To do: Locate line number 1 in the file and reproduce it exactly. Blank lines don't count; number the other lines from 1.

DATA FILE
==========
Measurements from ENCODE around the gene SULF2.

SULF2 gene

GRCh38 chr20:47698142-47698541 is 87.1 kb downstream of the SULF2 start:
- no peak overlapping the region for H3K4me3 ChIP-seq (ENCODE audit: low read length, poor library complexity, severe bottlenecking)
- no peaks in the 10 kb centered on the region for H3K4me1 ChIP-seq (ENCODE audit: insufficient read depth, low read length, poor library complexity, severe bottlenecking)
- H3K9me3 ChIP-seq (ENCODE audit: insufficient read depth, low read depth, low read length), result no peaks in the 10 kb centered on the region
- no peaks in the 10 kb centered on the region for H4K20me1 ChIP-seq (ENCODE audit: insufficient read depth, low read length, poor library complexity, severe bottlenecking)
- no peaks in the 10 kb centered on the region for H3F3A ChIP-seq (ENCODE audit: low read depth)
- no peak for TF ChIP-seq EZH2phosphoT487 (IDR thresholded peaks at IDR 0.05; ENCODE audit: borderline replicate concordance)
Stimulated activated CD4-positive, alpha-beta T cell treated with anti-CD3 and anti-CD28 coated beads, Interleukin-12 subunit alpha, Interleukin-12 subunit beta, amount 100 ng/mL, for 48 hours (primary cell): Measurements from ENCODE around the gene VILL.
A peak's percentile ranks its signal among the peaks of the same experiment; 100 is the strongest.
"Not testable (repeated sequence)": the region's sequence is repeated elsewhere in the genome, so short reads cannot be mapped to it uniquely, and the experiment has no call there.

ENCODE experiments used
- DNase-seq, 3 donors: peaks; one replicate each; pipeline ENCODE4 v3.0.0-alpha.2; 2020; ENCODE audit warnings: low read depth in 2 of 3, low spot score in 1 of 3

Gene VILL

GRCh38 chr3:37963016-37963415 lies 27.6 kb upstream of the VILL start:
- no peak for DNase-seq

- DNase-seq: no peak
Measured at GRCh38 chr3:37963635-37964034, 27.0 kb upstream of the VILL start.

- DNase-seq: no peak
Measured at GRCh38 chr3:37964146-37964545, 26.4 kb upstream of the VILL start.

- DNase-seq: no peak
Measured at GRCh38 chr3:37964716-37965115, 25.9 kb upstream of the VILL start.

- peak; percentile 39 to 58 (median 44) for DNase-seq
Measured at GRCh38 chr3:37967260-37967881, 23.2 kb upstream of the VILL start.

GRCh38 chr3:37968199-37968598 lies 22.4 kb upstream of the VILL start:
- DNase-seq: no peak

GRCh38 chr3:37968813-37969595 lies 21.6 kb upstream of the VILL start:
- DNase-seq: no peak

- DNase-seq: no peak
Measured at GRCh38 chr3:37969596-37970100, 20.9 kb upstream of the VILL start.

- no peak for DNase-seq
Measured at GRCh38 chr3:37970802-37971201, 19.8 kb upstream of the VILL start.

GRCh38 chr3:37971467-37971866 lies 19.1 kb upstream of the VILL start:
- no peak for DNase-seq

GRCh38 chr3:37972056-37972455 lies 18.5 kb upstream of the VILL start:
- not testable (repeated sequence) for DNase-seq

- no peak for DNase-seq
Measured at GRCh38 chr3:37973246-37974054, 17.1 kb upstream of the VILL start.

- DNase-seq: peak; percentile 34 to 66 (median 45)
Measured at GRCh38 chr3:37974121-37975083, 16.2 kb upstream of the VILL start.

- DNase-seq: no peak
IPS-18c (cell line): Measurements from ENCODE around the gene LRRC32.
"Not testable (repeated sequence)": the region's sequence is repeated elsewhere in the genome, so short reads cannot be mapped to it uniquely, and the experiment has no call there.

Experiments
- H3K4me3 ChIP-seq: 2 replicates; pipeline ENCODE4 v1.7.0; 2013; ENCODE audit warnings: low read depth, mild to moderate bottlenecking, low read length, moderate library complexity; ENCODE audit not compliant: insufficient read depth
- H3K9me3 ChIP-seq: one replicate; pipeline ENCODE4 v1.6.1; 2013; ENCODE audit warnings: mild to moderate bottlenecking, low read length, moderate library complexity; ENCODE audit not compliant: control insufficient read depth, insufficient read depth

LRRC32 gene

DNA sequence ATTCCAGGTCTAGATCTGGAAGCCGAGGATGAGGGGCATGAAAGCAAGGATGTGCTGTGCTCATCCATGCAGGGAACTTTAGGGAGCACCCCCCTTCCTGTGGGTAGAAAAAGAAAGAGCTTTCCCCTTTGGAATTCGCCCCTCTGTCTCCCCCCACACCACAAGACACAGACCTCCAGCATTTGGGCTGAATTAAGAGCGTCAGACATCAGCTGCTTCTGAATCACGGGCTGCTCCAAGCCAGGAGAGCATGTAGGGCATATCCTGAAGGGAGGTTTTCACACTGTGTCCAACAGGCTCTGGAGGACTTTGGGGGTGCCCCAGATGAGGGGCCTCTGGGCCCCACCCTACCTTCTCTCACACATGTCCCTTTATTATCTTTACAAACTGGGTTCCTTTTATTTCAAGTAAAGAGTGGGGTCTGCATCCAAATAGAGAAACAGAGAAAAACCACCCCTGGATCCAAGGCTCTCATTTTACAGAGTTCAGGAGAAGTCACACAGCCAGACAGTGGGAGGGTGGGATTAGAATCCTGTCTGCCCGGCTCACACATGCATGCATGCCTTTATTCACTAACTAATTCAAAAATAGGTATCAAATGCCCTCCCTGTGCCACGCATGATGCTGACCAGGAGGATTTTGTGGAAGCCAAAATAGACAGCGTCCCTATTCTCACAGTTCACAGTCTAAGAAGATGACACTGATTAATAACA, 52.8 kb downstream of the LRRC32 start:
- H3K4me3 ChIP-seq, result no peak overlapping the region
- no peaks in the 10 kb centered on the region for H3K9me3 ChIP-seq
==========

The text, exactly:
Measurements from ENCODE around the gene SULF2.